The release this week of the state school report cards for 2011-12 concludes an experiment in Ohio’s search for an accurate way to convey how well its public schools perform their mission. After this year, the state report card will feature letter grades A through F to indicate academic progress, basing the grades on a broader set of measures, a “dashboard” to better capture what schools are expected to accomplish.
In 1998, the state launched the current system of annual rating as a means to hold districts and their schools accountable and also “as a way to educate the community.” The designations Academic Emergency, Academic Watch, Continuous Improvement, Effective and Excellent were intended to reflect the level of performance in individual schools and in the district as a whole. The idea, in part, was that the report cards would spur taxpayers to compare where their own schools fall in the rating scheme in relation to neighboring and similar districts.
There is no question that over the years, the academic profiles presented by the report cards have put pressure on school administrators to improve on such elements as test scores, attendance and graduation rates. Voters have been as likely to cite the ratings as reason to reject a levy request as administrators have been to point to an improved rating as a reason for support.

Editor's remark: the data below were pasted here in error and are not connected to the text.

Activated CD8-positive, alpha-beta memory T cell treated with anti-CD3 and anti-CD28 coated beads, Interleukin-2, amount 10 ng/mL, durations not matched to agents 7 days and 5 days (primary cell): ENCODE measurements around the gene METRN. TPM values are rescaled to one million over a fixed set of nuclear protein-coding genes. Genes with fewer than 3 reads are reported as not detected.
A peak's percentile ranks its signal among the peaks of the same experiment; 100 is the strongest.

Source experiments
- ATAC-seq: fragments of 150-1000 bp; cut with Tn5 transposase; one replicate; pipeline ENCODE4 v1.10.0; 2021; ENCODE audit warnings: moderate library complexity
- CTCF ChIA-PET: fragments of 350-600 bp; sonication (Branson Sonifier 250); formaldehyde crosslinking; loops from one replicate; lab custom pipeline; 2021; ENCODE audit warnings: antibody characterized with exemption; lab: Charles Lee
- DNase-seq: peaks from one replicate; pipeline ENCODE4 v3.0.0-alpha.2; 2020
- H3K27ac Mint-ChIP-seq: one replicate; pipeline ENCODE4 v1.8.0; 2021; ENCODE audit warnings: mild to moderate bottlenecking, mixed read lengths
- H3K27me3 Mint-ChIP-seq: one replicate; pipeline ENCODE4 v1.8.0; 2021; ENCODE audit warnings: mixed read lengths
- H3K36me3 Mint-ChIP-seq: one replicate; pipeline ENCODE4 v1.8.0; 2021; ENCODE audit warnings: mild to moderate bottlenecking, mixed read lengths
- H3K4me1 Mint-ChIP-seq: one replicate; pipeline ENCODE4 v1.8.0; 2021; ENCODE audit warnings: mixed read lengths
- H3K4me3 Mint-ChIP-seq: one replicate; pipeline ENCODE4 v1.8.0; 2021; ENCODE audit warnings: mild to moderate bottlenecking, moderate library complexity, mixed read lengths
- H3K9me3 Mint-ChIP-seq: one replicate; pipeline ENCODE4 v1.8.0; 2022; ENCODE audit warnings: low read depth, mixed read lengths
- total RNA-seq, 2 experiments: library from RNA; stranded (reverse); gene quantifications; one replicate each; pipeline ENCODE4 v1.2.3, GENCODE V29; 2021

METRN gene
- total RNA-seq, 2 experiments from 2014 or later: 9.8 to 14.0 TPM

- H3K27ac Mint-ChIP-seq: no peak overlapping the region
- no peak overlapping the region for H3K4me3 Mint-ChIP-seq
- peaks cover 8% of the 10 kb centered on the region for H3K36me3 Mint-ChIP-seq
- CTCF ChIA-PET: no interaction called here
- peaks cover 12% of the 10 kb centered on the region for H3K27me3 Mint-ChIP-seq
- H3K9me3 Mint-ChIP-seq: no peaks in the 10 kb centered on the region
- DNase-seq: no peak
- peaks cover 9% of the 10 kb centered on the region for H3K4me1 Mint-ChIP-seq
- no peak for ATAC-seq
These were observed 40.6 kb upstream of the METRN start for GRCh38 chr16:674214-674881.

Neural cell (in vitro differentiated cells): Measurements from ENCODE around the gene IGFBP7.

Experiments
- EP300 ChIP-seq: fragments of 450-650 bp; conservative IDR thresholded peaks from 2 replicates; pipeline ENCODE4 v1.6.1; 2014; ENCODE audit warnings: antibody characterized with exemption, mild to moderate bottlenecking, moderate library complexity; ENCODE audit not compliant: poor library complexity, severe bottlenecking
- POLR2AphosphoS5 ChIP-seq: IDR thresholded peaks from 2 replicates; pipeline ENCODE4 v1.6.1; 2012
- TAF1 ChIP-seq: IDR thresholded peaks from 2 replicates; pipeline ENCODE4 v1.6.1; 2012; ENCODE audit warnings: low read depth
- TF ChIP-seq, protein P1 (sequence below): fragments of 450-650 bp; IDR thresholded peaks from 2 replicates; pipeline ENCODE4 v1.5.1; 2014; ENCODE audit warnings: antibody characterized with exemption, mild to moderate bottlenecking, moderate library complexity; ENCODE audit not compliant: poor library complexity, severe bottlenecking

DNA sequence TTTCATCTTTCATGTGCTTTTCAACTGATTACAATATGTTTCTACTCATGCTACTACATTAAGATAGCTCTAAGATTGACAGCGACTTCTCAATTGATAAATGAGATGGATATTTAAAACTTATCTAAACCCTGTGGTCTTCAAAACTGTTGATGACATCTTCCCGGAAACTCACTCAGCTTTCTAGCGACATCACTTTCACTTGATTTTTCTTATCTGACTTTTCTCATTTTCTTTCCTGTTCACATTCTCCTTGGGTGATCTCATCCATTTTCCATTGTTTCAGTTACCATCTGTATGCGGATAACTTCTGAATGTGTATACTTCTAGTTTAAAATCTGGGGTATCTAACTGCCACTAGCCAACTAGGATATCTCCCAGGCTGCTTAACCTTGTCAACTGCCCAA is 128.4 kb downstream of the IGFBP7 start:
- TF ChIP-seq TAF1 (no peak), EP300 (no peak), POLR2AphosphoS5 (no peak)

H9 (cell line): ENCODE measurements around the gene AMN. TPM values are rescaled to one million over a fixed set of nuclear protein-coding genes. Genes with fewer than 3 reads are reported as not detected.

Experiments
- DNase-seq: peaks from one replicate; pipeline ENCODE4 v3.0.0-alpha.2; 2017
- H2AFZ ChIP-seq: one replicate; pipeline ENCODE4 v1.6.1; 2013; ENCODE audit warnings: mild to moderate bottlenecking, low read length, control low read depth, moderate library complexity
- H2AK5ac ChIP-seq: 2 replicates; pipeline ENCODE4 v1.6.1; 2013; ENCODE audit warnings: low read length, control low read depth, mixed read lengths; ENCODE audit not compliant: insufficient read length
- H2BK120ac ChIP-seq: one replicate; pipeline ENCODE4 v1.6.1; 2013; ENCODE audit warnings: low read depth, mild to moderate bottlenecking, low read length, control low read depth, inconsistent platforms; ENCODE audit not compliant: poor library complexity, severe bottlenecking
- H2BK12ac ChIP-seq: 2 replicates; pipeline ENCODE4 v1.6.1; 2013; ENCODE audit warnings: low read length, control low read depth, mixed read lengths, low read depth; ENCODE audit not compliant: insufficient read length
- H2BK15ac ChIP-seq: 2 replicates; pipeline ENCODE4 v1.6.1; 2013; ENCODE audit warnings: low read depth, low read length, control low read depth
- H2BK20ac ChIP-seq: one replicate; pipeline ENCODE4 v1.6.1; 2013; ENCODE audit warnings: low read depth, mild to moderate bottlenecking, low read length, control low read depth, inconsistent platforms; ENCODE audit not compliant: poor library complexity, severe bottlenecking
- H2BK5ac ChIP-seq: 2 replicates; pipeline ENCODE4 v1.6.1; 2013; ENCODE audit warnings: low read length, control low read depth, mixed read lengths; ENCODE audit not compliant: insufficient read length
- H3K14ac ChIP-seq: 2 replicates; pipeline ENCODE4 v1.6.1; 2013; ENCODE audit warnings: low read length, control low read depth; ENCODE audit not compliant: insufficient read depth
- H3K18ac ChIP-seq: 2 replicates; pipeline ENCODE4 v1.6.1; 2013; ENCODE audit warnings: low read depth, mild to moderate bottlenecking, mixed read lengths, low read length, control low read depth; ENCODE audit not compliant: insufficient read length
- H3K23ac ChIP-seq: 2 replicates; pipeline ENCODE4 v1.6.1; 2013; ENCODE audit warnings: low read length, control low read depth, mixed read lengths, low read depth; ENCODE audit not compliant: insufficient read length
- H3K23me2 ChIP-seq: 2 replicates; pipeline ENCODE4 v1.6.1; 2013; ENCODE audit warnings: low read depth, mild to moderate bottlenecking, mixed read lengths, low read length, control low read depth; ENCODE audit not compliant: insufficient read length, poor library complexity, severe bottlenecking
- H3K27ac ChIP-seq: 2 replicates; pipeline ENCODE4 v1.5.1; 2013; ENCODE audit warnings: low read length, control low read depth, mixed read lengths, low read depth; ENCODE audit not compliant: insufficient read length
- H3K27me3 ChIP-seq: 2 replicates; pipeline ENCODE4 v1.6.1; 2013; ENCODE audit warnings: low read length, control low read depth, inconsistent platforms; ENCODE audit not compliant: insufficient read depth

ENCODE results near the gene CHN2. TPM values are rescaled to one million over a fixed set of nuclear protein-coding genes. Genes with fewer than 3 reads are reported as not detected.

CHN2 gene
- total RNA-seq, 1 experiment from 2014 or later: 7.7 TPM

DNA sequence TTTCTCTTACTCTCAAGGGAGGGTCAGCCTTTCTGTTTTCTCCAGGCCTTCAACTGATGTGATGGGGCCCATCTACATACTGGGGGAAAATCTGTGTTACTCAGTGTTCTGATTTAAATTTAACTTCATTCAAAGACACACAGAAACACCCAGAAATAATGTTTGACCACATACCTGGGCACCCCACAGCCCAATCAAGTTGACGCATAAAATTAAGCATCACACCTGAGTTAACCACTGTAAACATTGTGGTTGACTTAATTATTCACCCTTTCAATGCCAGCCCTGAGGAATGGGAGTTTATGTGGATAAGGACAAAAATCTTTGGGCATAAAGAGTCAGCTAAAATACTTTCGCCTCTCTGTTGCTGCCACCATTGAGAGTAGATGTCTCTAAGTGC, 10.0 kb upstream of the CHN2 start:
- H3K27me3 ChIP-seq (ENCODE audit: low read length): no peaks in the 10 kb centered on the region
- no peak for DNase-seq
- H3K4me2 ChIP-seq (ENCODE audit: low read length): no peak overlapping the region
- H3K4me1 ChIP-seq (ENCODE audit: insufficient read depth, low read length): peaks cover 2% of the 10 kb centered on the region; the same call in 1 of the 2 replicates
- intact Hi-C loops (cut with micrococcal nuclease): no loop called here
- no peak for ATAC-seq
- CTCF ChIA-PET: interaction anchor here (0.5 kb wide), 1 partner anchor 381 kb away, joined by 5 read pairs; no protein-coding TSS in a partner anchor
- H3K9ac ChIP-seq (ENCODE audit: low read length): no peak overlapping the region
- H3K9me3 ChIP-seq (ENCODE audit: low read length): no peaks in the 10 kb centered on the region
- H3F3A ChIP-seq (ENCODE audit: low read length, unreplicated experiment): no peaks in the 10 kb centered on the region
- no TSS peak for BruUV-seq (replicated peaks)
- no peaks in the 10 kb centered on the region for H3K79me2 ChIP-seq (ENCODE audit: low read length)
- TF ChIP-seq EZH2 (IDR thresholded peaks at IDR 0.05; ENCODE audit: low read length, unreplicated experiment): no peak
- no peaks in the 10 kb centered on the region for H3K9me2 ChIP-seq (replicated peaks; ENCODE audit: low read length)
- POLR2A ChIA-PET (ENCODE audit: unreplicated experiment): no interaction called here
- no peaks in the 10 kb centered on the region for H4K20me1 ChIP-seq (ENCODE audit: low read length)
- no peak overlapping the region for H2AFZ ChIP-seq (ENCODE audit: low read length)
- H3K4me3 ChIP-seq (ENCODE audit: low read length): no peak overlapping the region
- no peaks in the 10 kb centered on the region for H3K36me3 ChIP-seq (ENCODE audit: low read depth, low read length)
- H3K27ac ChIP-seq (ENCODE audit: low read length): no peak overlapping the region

Still, for a system that was supposed to be a simple, clear and accurate presentation of how schools are performing, the current rating system has been a source of much confusion. Frequent legislative changes made it a challenge to track progress over time. Opaque rules and formulas, the Adequate Yearly Progress, for example, led to some incomprehensible differences in ratings. More recently, the increase in the number of districts attaining Excellent ratings has given rise to concern about a “Lake Wobegon effect,” an overly optimistic assessment in which few districts are below excellent. More disturbing still are the recent findings by the state auditor that some districts have manipulated enrollment, temporarily “scrubbing” out weak students with the possible intent to improve test scores and ratings.
Schools face a two-year transition to the lettergrade system during the same period as Ohio introduces a Common Core curriculum with more rigorous content and assessment standards. Fully implemented, the new report card is expected to provide easy-to-understand composite grades as well as separate grades on how schools are performing across six categories. If anything has been learned from the current system, it is that to be an effective tool to improve performance, a grading system needs to be at once simple and complex enough to capture every nuance of progress.